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Big Hat, No Cattle

By Troy A. Waugh, CPA, Waugh & Co., Brentwood, Tennessee

In The Millionaire Next Door, authors Thomas L. Stanley and William D. Danko assert that the typical millionaire has a boring business and can be met in a trade association. Most millionaires do not flash their wealth. Rather, the authors found, "People who look like they are living the good life may not have much wealth."

This research is comforting news for CPAs who are networking in trade associations and developing referrals from solid clients. Stanley and Danko sent out 3,000 questionnaires to affluent Americans and conducted about 100 in-person interviews. Their findings build on some of Stanley's earlier research, published in his book Marketing to the Affluent. About two-thirds of working millionaires are self-employed and own mundane businesses involved with such things as scrap metals, welding, highway construction, and dry cleaning.

In the book, the wealthy list their CPA as the most-trusted business advisor. The millionaires list tax shelters, disciplined investing, and extreme thriftiness as keys to their amassing real wealth.

Texans call people who live the life of the rich and famous, without real wealth, "big hat, no cattle." Perhaps you should take notice of the people with whom you are networking. Do they have the resources to pay your fees and grow with you or are they "big hat, no cattle"? The book points out that very often those who supply the wealthy become wealthy themselves. The authors state, "There are significant opportunities for those who target the affluent, the children of the affluent, and the widows and widowers of the affluent." They estimate that nearly $270 billion will be paid to the Federal government during the 10-year period ending 2005. Professionals advising families and serving estates will earn huge fees to help conserve as much wealth as possible.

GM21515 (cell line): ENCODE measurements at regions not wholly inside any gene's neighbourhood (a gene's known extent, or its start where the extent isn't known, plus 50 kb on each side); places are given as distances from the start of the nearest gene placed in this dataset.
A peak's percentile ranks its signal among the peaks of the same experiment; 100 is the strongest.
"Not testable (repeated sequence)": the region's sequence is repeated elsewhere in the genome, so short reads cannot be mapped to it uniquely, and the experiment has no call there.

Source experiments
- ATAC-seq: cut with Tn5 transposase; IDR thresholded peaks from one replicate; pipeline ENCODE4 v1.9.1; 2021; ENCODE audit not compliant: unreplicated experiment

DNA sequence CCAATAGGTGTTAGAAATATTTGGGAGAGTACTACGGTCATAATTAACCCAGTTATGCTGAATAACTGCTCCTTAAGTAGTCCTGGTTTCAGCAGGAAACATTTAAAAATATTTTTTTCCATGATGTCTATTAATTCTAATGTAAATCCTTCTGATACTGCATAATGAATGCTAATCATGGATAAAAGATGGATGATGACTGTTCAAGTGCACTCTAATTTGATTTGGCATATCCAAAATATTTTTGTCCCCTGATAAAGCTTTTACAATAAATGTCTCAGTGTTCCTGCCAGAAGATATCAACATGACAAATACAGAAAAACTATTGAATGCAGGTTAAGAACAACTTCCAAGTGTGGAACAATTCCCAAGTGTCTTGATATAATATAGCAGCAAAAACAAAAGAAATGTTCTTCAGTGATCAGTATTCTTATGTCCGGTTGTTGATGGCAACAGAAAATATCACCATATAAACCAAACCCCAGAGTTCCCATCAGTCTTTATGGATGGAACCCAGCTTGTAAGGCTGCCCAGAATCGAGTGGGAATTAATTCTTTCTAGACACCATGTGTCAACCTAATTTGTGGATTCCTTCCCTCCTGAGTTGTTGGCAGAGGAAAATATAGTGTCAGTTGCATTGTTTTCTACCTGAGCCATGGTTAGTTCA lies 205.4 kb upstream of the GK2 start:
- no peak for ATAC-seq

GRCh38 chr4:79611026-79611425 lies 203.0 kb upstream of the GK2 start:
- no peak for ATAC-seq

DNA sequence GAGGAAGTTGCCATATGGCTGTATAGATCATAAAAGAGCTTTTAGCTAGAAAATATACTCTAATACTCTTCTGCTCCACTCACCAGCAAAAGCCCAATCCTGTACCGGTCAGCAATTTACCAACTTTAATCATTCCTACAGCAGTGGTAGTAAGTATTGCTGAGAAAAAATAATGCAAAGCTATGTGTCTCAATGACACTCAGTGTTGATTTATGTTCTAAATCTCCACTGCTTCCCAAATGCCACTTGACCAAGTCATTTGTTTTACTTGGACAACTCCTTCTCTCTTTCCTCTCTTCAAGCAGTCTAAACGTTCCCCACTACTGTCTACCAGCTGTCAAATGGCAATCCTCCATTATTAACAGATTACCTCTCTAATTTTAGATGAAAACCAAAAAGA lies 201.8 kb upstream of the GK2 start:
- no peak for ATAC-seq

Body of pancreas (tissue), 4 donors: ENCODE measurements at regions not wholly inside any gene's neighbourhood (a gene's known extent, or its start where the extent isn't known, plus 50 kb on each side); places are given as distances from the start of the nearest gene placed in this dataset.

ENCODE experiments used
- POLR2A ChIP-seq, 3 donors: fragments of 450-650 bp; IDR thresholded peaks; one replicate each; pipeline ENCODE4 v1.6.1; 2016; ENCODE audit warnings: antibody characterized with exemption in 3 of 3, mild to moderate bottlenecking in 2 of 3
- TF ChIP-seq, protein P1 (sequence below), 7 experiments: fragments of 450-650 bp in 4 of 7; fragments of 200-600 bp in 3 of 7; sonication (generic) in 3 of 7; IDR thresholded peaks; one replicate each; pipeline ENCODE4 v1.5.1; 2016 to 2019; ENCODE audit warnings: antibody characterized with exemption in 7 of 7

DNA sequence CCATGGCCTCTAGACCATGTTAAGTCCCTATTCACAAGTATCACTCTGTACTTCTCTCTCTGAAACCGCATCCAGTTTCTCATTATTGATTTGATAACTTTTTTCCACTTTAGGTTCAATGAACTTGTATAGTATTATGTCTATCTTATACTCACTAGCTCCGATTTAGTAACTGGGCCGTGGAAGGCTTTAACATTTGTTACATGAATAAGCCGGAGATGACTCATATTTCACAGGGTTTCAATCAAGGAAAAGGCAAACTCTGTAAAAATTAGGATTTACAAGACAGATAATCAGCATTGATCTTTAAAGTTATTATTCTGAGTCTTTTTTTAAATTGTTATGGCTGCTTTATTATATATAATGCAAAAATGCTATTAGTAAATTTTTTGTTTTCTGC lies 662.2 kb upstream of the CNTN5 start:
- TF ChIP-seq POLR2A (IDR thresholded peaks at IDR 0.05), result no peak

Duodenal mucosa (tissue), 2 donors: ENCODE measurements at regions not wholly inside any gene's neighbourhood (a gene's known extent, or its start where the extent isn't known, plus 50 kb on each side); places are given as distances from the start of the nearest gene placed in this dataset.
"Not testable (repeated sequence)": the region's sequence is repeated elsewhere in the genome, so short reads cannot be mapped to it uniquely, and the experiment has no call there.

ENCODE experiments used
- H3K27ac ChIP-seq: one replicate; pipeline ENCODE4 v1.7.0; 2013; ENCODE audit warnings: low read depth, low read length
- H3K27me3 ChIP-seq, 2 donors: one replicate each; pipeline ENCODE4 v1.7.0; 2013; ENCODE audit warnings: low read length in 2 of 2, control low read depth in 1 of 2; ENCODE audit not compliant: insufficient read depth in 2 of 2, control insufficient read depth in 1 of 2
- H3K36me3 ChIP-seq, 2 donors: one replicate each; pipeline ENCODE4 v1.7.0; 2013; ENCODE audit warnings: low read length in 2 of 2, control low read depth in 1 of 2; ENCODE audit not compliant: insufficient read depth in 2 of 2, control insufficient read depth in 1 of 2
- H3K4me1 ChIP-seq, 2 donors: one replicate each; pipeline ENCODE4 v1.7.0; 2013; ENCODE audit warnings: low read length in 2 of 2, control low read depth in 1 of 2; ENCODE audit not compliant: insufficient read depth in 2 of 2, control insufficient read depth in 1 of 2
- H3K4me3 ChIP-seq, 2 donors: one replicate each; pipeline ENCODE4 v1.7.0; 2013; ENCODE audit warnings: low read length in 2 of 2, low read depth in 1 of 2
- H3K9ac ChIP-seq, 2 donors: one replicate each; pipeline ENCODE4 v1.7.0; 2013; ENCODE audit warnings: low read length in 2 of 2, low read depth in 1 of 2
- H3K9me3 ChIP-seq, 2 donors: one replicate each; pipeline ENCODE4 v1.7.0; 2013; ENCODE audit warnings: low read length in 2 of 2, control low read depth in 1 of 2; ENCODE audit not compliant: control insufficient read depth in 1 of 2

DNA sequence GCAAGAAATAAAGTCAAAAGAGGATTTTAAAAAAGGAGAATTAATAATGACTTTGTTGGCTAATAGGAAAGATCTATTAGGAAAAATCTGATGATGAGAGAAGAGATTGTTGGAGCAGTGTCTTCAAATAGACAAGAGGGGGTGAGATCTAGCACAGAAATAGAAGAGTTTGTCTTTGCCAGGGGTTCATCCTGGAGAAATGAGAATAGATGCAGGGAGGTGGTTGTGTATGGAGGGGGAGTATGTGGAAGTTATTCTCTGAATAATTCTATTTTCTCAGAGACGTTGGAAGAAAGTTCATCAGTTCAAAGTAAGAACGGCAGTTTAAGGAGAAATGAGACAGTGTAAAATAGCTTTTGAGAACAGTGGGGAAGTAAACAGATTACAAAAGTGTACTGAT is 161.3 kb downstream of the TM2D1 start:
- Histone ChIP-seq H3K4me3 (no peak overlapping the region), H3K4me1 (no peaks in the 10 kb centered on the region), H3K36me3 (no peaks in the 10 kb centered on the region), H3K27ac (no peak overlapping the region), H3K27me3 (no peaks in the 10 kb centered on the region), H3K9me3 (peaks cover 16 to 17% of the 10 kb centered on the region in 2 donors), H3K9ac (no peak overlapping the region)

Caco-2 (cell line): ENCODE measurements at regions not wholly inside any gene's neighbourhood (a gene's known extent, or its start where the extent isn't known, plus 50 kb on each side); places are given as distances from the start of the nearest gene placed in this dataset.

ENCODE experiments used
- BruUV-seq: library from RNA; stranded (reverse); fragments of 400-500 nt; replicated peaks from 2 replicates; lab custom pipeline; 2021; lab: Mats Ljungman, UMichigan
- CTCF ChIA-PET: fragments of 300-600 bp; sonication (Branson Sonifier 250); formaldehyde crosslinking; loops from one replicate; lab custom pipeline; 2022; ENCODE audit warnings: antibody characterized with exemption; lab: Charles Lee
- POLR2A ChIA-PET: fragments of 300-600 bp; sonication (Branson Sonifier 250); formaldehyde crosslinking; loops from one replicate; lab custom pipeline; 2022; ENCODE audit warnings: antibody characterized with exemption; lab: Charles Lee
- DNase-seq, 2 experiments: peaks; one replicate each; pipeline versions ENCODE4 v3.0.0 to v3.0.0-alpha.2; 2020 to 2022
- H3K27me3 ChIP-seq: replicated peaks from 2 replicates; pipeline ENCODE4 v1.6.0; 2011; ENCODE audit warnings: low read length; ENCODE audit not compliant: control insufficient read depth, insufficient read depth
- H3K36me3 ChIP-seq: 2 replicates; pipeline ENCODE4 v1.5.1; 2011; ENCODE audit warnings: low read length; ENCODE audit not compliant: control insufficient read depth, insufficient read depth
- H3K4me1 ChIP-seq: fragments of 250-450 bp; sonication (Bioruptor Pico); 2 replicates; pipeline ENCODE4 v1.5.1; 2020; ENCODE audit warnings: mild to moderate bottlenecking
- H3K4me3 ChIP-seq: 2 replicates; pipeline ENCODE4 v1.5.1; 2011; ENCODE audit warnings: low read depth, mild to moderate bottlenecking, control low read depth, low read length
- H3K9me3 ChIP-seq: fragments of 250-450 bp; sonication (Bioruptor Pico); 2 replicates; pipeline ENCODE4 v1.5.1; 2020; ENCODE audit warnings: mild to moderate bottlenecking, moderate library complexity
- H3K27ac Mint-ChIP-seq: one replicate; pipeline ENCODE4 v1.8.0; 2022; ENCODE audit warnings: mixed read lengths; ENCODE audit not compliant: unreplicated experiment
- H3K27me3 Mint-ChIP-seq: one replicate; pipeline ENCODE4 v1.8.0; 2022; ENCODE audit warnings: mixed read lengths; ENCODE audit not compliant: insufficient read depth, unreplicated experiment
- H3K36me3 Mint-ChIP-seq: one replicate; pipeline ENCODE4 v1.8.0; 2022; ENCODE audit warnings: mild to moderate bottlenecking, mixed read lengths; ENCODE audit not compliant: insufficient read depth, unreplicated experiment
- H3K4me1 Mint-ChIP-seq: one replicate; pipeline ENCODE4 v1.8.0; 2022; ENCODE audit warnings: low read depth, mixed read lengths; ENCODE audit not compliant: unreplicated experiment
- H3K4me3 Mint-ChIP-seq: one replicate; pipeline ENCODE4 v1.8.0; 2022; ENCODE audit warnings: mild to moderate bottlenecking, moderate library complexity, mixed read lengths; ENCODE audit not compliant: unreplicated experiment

How can you profit from the advice in this book? First, make it one of your priorities to aggressively network with your affluent clients and acquaintances. If necessary, give up time you are spending with less-promising clients. Second, pay attention to the next generation of owners of your clients' businesses. When the business ownership and management changes, you don't want them changing CPAs. Third, become involved in an industry trade association. Most affluent business owners value their trade association above all other organizations. Fourth, become an advocate of the wealthy. Write your senators and legislators on matters that can help your clients. (Send a copy of letters to your affluent prospects and clients with a note saying, "This is an issue that probably affects you.") *

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